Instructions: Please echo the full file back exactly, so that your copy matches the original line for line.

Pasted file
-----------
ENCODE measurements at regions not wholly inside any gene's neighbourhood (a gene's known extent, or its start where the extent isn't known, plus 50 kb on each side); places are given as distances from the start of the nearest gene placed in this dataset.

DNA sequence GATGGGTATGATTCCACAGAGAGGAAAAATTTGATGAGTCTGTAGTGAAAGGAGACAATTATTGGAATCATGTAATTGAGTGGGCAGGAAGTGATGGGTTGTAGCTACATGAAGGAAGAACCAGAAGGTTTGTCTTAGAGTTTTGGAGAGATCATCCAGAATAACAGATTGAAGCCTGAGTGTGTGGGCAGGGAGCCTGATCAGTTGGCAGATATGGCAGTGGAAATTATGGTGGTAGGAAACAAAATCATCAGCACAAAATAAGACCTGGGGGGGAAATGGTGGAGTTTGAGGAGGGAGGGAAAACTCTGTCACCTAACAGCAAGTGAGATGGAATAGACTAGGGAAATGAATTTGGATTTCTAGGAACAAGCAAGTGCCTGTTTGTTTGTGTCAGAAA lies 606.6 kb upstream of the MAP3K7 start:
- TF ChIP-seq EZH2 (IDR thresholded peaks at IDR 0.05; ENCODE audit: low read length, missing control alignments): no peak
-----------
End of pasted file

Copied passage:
ENCODE measurements at regions not wholly inside any gene's neighbourhood (a gene's known extent, or its start where the extent isn't known, plus 50 kb on each side); places are given as distances from the start of the nearest gene placed in this dataset.

DNA sequence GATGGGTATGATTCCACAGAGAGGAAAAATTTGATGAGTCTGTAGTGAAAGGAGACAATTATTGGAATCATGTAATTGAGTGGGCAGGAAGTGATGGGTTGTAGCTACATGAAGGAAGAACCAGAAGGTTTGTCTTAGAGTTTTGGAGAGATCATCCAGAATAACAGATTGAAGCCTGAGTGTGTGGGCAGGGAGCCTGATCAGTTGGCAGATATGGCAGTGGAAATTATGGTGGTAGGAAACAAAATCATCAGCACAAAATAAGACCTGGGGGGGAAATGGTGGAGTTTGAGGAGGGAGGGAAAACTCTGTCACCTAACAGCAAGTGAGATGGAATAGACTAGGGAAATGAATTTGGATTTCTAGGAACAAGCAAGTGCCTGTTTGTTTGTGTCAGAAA lies 606.6 kb upstream of the MAP3K7 start:
- TF ChIP-seq EZH2 (IDR thresholded peaks at IDR 0.05; ENCODE audit: low read length, missing control alignments): no peak